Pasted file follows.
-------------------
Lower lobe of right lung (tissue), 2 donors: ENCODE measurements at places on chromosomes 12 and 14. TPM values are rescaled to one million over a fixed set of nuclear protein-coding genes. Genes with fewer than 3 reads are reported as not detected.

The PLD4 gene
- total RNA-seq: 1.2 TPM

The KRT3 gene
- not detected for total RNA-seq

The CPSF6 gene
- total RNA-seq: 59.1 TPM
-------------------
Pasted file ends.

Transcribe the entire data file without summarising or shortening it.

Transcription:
Lower lobe of right lung (tissue), 2 donors: ENCODE measurements at places on chromosomes 12 and 14. TPM values are rescaled to one million over a fixed set of nuclear protein-coding genes. Genes with fewer than 3 reads are reported as not detected.

The PLD4 gene
- total RNA-seq: 1.2 TPM

The KRT3 gene
- not detected for total RNA-seq

The CPSF6 gene
- total RNA-seq: 59.1 TPM